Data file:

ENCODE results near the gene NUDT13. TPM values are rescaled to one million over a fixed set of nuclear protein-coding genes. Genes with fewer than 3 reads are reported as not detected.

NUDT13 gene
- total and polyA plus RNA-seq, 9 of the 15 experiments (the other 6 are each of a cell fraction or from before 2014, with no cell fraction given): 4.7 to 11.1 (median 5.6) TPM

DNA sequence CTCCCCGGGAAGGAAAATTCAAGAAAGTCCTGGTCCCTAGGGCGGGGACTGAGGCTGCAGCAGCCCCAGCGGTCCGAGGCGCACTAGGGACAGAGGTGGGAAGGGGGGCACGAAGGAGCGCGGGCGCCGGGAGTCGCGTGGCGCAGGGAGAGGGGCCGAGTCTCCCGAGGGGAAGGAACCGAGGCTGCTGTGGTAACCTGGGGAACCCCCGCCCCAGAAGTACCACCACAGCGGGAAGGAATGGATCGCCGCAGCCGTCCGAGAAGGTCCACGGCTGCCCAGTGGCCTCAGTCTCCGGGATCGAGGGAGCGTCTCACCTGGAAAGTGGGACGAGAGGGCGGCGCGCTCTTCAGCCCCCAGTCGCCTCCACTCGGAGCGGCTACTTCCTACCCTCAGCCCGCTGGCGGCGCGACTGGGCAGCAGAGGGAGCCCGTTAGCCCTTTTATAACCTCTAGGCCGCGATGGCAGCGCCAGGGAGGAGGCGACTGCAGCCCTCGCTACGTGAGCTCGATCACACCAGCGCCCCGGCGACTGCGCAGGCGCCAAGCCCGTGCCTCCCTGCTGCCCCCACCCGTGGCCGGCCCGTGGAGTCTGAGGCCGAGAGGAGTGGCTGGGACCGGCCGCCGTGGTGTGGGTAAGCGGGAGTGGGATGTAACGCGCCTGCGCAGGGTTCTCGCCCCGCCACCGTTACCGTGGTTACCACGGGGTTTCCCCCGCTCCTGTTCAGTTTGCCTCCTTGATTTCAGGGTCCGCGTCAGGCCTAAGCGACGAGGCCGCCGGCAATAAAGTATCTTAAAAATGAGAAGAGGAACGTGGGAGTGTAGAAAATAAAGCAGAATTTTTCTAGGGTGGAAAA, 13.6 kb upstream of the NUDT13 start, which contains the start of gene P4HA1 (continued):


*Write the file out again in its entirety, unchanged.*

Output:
ENCODE results near the gene NUDT13. TPM values are rescaled to one million over a fixed set of nuclear protein-coding genes. Genes with fewer than 3 reads are reported as not detected.

NUDT13 gene
- total and polyA plus RNA-seq, 9 of the 15 experiments (the other 6 are each of a cell fraction or from before 2014, with no cell fraction given): 4.7 to 11.1 (median 5.6) TPM

DNA sequence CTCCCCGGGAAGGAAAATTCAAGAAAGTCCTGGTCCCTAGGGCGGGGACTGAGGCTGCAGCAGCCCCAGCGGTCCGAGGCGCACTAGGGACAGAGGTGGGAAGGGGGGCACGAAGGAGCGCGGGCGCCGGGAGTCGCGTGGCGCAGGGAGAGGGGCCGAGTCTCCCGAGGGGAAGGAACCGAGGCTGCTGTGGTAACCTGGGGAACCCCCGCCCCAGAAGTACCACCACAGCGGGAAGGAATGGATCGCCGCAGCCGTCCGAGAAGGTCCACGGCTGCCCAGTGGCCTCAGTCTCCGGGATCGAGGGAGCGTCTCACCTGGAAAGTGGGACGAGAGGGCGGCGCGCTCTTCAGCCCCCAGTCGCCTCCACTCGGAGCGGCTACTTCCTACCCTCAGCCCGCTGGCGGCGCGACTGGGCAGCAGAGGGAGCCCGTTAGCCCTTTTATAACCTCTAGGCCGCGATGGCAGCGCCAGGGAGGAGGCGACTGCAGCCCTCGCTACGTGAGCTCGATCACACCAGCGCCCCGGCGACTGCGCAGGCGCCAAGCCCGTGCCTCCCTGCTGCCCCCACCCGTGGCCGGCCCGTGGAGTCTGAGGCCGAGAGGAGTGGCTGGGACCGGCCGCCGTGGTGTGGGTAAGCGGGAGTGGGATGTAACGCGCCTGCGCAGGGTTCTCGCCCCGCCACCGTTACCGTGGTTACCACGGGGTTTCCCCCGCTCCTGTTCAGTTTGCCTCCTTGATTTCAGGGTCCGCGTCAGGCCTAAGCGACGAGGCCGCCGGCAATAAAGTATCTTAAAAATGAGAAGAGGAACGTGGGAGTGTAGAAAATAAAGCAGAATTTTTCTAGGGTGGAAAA, 13.6 kb upstream of the NUDT13 start, which contains the start of gene P4HA1 (continued):